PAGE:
'The Visible Man' by Chuck Klosterman
Who are you when you’re alone? Are you someone else in a crowd? Is the reality of you fundamentally diminished by the perception of others?
Journalist, essayist and pop culture anthropologist Chuck Klosterman’s second novel, The Visible Man, pulls a pretty slick con on the reader. The book presents itself as a dark sci-fi thriller, riveting and fun, while asking profound questions about the fallacy of scientific observation and the perpetually fleeting nature of reality.
Austin therapist Victoria Vick is stumped by her newest patient; a brilliant, narcissistic scientist she refers to as Y__. Y__ claims that he has mastered the ability to become nearly imperceptible to the human eye. Through the invention of a sheer suit that reflects light, covered in a viscous cream that captures and moves the light, Y__ can appear “cloaked,” or damn near invisible. He uses this ability to observe humans in their truest condition—when they believe they are completely alone. Naturally, Victoria believes Y__ is suffering from egocentric delusions…until the day Y__ wears the cloaking suit to Victoria’s office and her entire universe shifts. Victoria finds herself jeopardizing her career and marriage in her desire to learn more about this fascinating patient.
It’s a clever hook, and the novel certainly draws the reader into the story with ease. Through a series of notes we learn that Victoria is pitching a manuscript to Simon & Schuster about Y__, and the majority of The Visible Man’s narrative is made up of session transcripts, e-mails, and Victoria's personal notes. Y__ gives long, detailed descriptions of the solitary lives of those he has observed—Bruce and Dave and Valerie—and along with Victoria, we learn much about human nature and about Y__ himself through his discourse. The story is well presented in this format, as Y__ insists on dictating the direction of his therapy sessions, and he therefore dictates the direction of the narrative. We learn about Y__ solely through Y__, and we soon begin to wonder if Y__’s version of events can be trusted.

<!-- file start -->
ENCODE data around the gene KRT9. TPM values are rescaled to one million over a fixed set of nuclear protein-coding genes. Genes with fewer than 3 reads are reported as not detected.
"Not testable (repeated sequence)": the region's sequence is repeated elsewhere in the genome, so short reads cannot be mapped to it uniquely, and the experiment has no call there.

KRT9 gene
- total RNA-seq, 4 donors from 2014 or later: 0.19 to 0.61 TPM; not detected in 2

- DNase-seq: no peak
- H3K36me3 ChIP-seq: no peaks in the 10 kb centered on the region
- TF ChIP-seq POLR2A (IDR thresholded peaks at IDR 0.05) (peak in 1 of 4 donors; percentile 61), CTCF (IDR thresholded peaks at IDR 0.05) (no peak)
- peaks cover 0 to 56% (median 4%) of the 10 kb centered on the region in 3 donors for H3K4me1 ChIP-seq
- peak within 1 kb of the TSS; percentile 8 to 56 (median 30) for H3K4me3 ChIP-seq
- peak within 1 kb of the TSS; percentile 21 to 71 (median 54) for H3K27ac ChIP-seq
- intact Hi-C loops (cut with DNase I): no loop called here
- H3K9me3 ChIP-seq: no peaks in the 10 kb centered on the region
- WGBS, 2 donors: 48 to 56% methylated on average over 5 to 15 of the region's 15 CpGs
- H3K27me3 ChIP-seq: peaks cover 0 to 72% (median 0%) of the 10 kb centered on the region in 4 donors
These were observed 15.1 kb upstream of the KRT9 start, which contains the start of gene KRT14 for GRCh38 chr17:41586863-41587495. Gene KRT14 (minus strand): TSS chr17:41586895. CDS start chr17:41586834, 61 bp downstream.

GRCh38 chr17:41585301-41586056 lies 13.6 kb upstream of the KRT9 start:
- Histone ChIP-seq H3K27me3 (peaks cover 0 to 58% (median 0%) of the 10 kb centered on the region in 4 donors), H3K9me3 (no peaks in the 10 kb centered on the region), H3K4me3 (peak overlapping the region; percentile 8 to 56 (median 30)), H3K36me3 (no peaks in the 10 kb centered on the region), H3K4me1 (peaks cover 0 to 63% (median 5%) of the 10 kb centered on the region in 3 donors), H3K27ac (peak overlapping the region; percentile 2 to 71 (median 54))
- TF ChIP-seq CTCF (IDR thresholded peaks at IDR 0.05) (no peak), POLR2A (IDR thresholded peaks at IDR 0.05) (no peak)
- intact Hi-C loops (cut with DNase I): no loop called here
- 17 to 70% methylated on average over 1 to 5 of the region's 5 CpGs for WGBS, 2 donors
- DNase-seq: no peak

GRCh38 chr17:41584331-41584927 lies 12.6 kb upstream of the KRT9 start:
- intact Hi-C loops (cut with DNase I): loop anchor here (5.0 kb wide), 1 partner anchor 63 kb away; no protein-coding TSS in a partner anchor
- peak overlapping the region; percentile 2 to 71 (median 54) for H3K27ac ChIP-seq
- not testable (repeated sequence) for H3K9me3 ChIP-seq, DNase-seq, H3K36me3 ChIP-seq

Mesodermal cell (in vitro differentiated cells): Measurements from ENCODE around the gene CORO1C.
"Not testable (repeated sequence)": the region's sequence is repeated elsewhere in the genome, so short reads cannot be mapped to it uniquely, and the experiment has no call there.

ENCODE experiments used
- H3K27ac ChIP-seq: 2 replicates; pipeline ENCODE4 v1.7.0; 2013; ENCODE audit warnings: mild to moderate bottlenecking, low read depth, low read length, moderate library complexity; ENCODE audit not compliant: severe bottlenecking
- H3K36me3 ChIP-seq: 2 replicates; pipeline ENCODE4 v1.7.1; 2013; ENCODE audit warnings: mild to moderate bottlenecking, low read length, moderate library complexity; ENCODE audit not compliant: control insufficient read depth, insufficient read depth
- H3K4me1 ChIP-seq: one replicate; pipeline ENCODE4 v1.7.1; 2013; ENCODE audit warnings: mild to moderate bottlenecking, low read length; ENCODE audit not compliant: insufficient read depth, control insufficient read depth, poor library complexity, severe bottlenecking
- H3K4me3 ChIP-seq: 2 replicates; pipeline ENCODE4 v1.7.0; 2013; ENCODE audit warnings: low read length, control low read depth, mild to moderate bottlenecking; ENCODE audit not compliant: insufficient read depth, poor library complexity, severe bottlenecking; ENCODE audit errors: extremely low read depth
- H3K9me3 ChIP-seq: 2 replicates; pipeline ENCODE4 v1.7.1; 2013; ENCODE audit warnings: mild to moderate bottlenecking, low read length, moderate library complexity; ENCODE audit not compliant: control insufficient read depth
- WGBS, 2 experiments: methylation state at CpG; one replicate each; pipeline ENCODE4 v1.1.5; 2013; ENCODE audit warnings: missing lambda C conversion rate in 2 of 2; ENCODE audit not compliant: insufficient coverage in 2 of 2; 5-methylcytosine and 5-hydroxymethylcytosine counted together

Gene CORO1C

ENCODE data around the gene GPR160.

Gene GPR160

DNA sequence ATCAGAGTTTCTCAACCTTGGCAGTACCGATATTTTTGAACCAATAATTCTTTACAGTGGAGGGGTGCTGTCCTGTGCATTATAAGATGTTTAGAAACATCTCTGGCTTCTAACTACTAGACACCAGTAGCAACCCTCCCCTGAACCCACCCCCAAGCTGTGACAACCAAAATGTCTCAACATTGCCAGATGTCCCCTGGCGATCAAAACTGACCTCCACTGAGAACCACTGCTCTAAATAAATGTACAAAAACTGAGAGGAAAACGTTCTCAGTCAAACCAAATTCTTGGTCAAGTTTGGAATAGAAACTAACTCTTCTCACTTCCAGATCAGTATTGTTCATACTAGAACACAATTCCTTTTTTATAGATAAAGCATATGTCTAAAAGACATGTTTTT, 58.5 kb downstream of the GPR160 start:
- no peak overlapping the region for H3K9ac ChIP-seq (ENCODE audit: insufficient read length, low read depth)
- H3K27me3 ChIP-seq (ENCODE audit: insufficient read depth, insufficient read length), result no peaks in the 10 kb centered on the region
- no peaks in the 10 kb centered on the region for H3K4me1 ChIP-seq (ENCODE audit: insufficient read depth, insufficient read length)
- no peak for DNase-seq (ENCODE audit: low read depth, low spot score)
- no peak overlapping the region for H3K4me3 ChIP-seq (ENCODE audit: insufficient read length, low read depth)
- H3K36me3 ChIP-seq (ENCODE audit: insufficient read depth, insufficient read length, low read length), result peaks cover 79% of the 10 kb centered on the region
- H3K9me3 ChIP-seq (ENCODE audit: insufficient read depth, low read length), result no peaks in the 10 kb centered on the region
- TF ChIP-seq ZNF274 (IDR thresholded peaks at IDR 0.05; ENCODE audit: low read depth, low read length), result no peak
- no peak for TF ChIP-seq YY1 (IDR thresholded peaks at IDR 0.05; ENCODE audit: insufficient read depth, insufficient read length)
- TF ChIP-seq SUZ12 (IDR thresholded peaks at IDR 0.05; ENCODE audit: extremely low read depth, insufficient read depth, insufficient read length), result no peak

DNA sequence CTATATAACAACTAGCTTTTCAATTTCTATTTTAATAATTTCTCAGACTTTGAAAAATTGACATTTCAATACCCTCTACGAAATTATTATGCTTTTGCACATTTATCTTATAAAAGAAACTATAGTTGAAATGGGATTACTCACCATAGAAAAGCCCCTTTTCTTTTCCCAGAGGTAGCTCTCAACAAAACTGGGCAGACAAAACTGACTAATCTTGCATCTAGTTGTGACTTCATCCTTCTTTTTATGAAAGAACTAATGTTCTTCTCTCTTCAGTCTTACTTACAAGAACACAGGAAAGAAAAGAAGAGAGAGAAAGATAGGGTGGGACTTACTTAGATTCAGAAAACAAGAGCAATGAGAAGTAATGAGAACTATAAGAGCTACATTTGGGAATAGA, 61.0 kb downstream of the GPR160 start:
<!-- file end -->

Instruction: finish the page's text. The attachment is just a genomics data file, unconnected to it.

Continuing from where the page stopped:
But The Visible Man is much more than a clever hook. Klosterman clearly uses Y__ to voice his own frustration with the futility of journalistic interviews as a tool in revealing human nature. Y__ decides he must use his cloaking suit to observe strangers in their most intimate moments of solitude, because “the act of asking someone a question completely destroys the value of the answer.” In order to truly observe and know, that which is being observed must be entirely unaware of the observation. Y__ references Heisenberg’s Uncertainty Principle, which essentially states, “The very process of examining something changes what that something is.” It’s an impossible problem. The life you witness as a casual or even pointed observer is a simulacrum of reality, because your very observation is making an impact on the circumstances.